Payer/Provider Collaboration: What Works?

Should population health management solutions be backed by a neutral third party to drive adoption?

My role as Chief Strategy Officer for ZeOmega gives me the opportunity to regularly speak with executives from various healthcare organizations, including payers, providers, industry analysts, and fellow IT companies. It is always interesting to see how the discussions converge around a common theme. Last year it was the heated debate around the lack of interoperability and the role of electronic health records (EHRs). In fact, I opined on this very topic in a previous blog back in February. In recent months, leaders from both payer and provider organizations have begun to express intense interest in solutions that will enable them to collaborate better and more seamlessly.

Payers have readily embraced the concept of aligning provider payments to outcomes. In fact, several payers, including large national and regional plans, have publicly announced strategies to transition the majority of their business to value based-care arrangements over the next few years. Payers are now experimenting with a dizzying array of value-based contracts ranging from bundled care arrangements, risk carve-outs, and capitated payments to full risk.

At the same time, CMS recently announced that it would pay providers for certain chronic care management activities. For example, CPT 99490 allows providers to bill up to $42.60 per patient per month for care management activities on patients with co-morbid chronic conditions. And where CMS leads, other payers follow. Payers are also beginning to realize that some other primary care coordination and chronic care management activities are best delivered by providers for best outcomes and some are even considering capitated payments for primary care.

The initial round of “provider collaboration” initiatives among payers centered on value-based care contracts, coupled with delivering technologies that would enable payers to bring in clinical data from several EMRs/EHRs and deliver analytics, gaps in care, and other performance metrics to providers. Some payers even offered these platforms at no cost to the provider in the hopes of driving adoption. But adoption has been mixed because the solutions the payers have proposed do not really address the provider’s needs. Looking at the situation from the provider’s perspective, adding a new technology only adds to their workload because, chances are, they are being asked to adopt similar solutions from every payer they work with. Having to log in to a different technology platform for each individual payer is understandably burdensome, so it is not surprising that adoption has been marginal.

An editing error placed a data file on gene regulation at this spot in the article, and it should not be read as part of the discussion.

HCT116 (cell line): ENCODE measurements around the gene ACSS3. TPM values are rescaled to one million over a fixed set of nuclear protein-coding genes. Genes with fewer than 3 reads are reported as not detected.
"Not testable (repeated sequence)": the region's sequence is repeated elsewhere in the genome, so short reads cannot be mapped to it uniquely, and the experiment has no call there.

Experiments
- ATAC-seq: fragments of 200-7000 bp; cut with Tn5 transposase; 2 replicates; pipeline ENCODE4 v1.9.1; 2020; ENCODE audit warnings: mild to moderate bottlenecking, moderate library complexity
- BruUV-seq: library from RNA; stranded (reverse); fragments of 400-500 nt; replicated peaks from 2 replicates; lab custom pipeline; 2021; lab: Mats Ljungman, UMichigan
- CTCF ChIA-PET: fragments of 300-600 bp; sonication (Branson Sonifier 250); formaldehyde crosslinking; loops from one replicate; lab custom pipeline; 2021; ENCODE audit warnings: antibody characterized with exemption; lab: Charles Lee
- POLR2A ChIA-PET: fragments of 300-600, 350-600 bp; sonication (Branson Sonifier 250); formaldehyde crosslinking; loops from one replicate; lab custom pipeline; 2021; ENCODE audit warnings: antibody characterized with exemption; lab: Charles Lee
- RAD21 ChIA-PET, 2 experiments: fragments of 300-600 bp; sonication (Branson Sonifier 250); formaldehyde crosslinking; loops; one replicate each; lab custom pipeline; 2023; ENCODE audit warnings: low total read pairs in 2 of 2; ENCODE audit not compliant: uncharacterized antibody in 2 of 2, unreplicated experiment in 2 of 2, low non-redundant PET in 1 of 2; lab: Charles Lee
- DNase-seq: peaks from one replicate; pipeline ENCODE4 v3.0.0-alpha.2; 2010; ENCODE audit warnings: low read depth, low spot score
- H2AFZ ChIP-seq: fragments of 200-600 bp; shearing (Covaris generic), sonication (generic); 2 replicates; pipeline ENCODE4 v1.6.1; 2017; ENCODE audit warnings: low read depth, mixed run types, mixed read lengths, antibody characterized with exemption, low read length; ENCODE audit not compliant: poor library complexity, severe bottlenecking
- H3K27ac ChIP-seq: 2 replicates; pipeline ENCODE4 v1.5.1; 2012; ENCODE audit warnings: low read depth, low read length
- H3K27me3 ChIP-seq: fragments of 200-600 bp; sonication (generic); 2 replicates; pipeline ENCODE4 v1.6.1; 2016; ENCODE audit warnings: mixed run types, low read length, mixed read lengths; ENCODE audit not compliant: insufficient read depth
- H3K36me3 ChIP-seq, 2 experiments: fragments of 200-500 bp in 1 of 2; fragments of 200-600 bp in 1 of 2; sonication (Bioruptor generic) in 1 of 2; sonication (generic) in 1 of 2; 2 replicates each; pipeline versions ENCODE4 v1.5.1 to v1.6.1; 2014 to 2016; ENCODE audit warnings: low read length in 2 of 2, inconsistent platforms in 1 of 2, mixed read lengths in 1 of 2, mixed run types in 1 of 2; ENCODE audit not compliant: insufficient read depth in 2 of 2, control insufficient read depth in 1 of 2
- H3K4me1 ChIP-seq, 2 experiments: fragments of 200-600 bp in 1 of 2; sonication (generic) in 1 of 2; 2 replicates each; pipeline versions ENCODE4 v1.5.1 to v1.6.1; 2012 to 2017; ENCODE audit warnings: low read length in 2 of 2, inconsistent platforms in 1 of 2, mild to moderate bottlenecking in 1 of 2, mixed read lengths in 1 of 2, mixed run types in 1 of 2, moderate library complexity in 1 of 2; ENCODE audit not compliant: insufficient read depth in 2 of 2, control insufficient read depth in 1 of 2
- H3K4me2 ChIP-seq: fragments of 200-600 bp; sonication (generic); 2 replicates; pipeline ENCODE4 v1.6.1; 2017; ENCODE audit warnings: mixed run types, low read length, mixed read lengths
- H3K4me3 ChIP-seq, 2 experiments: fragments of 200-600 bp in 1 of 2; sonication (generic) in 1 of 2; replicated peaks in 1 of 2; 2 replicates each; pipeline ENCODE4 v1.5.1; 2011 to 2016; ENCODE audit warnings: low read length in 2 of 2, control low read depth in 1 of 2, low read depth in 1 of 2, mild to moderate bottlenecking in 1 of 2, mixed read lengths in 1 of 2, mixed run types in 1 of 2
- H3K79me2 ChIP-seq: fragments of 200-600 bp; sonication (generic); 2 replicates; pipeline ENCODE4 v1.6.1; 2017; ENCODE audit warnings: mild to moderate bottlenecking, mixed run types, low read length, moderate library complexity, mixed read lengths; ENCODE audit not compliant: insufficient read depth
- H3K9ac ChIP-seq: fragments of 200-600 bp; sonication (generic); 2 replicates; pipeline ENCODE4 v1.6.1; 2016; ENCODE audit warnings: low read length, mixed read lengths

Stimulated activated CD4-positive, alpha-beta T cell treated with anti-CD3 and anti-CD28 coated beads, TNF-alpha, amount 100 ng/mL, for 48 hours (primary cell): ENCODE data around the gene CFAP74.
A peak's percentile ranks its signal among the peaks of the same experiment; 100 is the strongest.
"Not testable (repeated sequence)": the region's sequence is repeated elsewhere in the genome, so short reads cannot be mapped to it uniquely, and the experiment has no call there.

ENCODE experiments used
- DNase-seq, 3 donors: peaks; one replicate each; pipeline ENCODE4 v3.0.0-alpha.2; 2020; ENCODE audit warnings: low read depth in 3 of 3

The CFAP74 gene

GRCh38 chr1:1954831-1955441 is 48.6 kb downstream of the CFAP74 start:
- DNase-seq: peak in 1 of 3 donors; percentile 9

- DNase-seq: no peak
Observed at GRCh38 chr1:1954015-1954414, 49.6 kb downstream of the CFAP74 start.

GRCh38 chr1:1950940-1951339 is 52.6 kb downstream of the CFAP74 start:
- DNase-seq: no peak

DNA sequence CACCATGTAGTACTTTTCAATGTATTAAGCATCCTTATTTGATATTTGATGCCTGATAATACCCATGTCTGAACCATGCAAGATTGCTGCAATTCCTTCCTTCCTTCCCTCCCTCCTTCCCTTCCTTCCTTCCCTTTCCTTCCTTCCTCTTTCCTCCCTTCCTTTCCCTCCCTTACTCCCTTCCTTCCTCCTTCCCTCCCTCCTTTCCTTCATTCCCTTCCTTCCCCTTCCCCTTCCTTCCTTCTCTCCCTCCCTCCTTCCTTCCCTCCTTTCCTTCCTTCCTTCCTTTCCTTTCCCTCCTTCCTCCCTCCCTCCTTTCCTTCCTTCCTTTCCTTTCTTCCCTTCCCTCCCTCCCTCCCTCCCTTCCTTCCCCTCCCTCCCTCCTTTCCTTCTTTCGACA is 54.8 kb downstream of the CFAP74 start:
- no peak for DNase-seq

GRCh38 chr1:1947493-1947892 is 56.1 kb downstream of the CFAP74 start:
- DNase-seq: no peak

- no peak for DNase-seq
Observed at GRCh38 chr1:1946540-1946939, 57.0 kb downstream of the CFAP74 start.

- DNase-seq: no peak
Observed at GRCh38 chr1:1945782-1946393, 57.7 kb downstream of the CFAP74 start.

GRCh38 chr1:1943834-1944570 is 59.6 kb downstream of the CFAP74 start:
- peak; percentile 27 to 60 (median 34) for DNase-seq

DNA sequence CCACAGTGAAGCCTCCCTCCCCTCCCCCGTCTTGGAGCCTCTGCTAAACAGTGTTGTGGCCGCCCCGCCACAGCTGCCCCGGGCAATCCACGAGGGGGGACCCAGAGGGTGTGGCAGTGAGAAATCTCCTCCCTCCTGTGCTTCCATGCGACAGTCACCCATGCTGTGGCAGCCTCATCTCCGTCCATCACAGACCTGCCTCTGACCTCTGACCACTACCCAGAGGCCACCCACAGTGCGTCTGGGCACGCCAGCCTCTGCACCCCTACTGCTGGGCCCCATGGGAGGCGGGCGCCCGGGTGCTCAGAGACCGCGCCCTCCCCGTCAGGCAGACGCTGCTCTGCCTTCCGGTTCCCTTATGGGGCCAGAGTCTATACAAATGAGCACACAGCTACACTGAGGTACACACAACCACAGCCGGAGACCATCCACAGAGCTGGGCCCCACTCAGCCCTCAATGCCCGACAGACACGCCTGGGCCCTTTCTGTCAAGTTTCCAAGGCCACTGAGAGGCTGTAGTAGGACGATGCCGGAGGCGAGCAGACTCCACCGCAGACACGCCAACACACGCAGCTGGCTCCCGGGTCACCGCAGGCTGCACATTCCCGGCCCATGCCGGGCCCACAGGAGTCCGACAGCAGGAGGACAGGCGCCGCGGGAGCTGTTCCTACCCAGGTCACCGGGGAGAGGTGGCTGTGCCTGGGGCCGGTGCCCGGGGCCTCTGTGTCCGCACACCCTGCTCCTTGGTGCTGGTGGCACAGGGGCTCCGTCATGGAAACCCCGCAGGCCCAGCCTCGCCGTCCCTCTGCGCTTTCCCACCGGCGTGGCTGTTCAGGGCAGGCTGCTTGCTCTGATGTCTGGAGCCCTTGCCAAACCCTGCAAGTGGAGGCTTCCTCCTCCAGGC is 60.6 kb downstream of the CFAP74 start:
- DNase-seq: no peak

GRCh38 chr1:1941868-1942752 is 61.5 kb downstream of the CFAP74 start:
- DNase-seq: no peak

Further, there is also inherent mistrust on part of the provider that prevents them from using payer systems. Many of the provider executives I have spoken with have indicated that a lack of neutrality in “payer-provided” systems is the primary reason behind their hesitation to adopt them. They just aren’t sure what the payer will do with the data. However, these same providers were the first to express a desire to work with payers to drive better outcomes. They also expressed the need for a single solution that works across all of their contractual arrangements, whether it is Medicare, Medicaid, or any of the various payers they work with.

Some forward thinking payers are beginning to recognize the shortcomings of the initial approach and are tweaking their strategies to empower the provider with a solution that removes handcuffs of payer specificity. These organizations also recognize the inherent mistrust of providers and are looking to sponsor neutral third-party solutions/systems over which they would have no control. The idea is to increase comfort among providers and, in the process, encourage them to utilize the system for patients across all of the payers they contract with. These payers also recognize that convenience is the biggest driver of provider adoption. Providing a financial incentive to the provider to deploy a scalable PHM solution, while allowing them to retain full freedom and control of the solution, may be the answer. I recently spoke with the chief medical officer of a regional Blue plan who echoed this thinking. In fact, she stressed that such neutrality is key to any effective provider collaboration strategy.

Ultimately, I believe any solution that seeks to bridge the gap between the payer and provider must be backed by a neutral third party that appreciates the value of such connectivity between the two parties. Our mission at ZeOmega is to empower both our payer and provider clients to best serve the people in their communities. If this means being that neutral third party, as we are beginning to be asked to, by providing a solution like Jiva that cannot only address the problems of interoperability, but also deliver PHM and care coordination capabilities to drive more effective collaboration – we will do it. In fact, nothing would be more delightful or fulfilling for us.